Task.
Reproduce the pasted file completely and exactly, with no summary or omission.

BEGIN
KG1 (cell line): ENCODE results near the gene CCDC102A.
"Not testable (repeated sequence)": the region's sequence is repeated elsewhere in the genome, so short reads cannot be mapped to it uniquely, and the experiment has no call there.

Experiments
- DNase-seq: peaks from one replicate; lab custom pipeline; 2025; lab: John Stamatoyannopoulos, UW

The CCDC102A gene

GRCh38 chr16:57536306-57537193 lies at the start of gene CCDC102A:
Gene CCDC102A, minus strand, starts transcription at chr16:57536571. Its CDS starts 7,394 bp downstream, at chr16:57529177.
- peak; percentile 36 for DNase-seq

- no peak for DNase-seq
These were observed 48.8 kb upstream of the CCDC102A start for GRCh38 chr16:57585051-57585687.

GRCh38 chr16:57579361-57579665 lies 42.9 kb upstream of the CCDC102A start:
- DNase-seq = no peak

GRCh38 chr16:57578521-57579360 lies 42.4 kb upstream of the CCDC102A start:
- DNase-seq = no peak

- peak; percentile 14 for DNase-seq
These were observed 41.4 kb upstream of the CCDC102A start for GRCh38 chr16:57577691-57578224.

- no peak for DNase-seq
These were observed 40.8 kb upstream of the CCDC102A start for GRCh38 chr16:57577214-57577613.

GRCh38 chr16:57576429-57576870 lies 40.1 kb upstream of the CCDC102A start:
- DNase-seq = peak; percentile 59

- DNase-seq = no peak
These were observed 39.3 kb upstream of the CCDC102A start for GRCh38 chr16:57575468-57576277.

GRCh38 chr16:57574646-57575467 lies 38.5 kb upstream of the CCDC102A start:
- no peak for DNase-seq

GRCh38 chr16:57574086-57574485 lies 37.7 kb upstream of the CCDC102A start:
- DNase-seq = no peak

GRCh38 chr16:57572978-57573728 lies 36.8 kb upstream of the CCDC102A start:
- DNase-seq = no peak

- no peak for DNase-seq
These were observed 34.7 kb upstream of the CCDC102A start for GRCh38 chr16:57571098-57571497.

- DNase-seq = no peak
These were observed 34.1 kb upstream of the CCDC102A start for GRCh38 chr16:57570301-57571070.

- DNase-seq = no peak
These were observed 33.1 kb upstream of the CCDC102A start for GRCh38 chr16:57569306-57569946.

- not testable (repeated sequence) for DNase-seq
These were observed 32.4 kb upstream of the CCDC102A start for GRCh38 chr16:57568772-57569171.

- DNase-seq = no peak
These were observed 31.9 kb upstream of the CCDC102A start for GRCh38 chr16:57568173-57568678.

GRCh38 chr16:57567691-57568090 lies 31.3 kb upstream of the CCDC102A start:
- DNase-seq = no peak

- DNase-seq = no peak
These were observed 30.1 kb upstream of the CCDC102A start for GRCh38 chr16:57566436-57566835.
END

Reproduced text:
KG1 (cell line): ENCODE results near the gene CCDC102A.
"Not testable (repeated sequence)": the region's sequence is repeated elsewhere in the genome, so short reads cannot be mapped to it uniquely, and the experiment has no call there.

Experiments
- DNase-seq: peaks from one replicate; lab custom pipeline; 2025; lab: John Stamatoyannopoulos, UW

The CCDC102A gene

GRCh38 chr16:57536306-57537193 lies at the start of gene CCDC102A:
Gene CCDC102A, minus strand, starts transcription at chr16:57536571. Its CDS starts 7,394 bp downstream, at chr16:57529177.
- peak; percentile 36 for DNase-seq

- no peak for DNase-seq
These were observed 48.8 kb upstream of the CCDC102A start for GRCh38 chr16:57585051-57585687.

GRCh38 chr16:57579361-57579665 lies 42.9 kb upstream of the CCDC102A start:
- DNase-seq = no peak

GRCh38 chr16:57578521-57579360 lies 42.4 kb upstream of the CCDC102A start:
- DNase-seq = no peak

- peak; percentile 14 for DNase-seq
These were observed 41.4 kb upstream of the CCDC102A start for GRCh38 chr16:57577691-57578224.

- no peak for DNase-seq
These were observed 40.8 kb upstream of the CCDC102A start for GRCh38 chr16:57577214-57577613.

GRCh38 chr16:57576429-57576870 lies 40.1 kb upstream of the CCDC102A start:
- DNase-seq = peak; percentile 59

- DNase-seq = no peak
These were observed 39.3 kb upstream of the CCDC102A start for GRCh38 chr16:57575468-57576277.

GRCh38 chr16:57574646-57575467 lies 38.5 kb upstream of the CCDC102A start:
- no peak for DNase-seq

GRCh38 chr16:57574086-57574485 lies 37.7 kb upstream of the CCDC102A start:
- DNase-seq = no peak

GRCh38 chr16:57572978-57573728 lies 36.8 kb upstream of the CCDC102A start:
- DNase-seq = no peak

- no peak for DNase-seq
These were observed 34.7 kb upstream of the CCDC102A start for GRCh38 chr16:57571098-57571497.

- DNase-seq = no peak
These were observed 34.1 kb upstream of the CCDC102A start for GRCh38 chr16:57570301-57571070.

- DNase-seq = no peak
These were observed 33.1 kb upstream of the CCDC102A start for GRCh38 chr16:57569306-57569946.

- not testable (repeated sequence) for DNase-seq
These were observed 32.4 kb upstream of the CCDC102A start for GRCh38 chr16:57568772-57569171.

- DNase-seq = no peak
These were observed 31.9 kb upstream of the CCDC102A start for GRCh38 chr16:57568173-57568678.

GRCh38 chr16:57567691-57568090 lies 31.3 kb upstream of the CCDC102A start:
- DNase-seq = no peak

- DNase-seq = no peak
These were observed 30.1 kb upstream of the CCDC102A start for GRCh38 chr16:57566436-57566835.